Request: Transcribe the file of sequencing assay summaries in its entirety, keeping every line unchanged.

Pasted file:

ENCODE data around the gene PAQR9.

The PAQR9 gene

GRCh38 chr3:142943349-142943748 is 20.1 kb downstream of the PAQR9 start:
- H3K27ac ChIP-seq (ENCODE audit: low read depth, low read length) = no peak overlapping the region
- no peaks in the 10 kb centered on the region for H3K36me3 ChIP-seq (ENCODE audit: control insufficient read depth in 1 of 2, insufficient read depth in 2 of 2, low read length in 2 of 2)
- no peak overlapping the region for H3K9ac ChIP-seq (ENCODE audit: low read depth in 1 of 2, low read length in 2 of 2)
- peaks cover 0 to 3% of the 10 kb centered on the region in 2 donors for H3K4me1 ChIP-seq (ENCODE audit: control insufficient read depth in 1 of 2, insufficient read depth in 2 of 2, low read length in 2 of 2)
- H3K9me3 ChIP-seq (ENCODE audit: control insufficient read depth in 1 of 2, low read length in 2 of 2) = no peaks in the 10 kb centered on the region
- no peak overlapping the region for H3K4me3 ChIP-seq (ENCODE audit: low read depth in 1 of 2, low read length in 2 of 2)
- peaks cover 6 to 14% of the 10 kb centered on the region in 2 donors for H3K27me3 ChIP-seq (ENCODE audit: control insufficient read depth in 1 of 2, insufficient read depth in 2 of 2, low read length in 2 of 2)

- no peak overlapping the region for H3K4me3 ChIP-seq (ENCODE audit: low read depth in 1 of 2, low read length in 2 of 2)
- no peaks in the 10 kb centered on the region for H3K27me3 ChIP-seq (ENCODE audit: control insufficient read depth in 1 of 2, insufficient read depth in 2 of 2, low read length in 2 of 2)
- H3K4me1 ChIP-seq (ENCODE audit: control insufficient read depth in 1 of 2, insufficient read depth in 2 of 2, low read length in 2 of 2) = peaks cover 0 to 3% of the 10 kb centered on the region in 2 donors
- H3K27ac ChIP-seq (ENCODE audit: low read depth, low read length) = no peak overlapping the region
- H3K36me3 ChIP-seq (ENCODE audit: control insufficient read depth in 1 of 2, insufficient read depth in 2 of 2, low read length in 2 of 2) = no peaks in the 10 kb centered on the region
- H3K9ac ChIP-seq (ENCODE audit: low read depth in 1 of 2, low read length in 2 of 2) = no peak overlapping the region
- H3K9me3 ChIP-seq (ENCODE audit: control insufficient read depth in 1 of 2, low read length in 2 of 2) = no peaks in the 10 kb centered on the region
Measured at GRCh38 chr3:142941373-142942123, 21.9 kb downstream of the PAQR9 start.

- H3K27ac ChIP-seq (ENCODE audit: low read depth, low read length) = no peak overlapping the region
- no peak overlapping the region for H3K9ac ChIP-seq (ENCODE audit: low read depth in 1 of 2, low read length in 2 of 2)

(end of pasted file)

ENCODE data around the gene PAQR9.

The PAQR9 gene

GRCh38 chr3:142943349-142943748 is 20.1 kb downstream of the PAQR9 start:
- H3K27ac ChIP-seq (ENCODE audit: low read depth, low read length) = no peak overlapping the region
- no peaks in the 10 kb centered on the region for H3K36me3 ChIP-seq (ENCODE audit: control insufficient read depth in 1 of 2, insufficient read depth in 2 of 2, low read length in 2 of 2)
- no peak overlapping the region for H3K9ac ChIP-seq (ENCODE audit: low read depth in 1 of 2, low read length in 2 of 2)
- peaks cover 0 to 3% of the 10 kb centered on the region in 2 donors for H3K4me1 ChIP-seq (ENCODE audit: control insufficient read depth in 1 of 2, insufficient read depth in 2 of 2, low read length in 2 of 2)
- H3K9me3 ChIP-seq (ENCODE audit: control insufficient read depth in 1 of 2, low read length in 2 of 2) = no peaks in the 10 kb centered on the region
- no peak overlapping the region for H3K4me3 ChIP-seq (ENCODE audit: low read depth in 1 of 2, low read length in 2 of 2)
- peaks cover 6 to 14% of the 10 kb centered on the region in 2 donors for H3K27me3 ChIP-seq (ENCODE audit: control insufficient read depth in 1 of 2, insufficient read depth in 2 of 2, low read length in 2 of 2)

- no peak overlapping the region for H3K4me3 ChIP-seq (ENCODE audit: low read depth in 1 of 2, low read length in 2 of 2)
- no peaks in the 10 kb centered on the region for H3K27me3 ChIP-seq (ENCODE audit: control insufficient read depth in 1 of 2, insufficient read depth in 2 of 2, low read length in 2 of 2)
- H3K4me1 ChIP-seq (ENCODE audit: control insufficient read depth in 1 of 2, insufficient read depth in 2 of 2, low read length in 2 of 2) = peaks cover 0 to 3% of the 10 kb centered on the region in 2 donors
- H3K27ac ChIP-seq (ENCODE audit: low read depth, low read length) = no peak overlapping the region
- H3K36me3 ChIP-seq (ENCODE audit: control insufficient read depth in 1 of 2, insufficient read depth in 2 of 2, low read length in 2 of 2) = no peaks in the 10 kb centered on the region
- H3K9ac ChIP-seq (ENCODE audit: low read depth in 1 of 2, low read length in 2 of 2) = no peak overlapping the region
- H3K9me3 ChIP-seq (ENCODE audit: control insufficient read depth in 1 of 2, low read length in 2 of 2) = no peaks in the 10 kb centered on the region
Measured at GRCh38 chr3:142941373-142942123, 21.9 kb downstream of the PAQR9 start.

- H3K27ac ChIP-seq (ENCODE audit: low read depth, low read length) = no peak overlapping the region
- no peak overlapping the region for H3K9ac ChIP-seq (ENCODE audit: low read depth in 1 of 2, low read length in 2 of 2)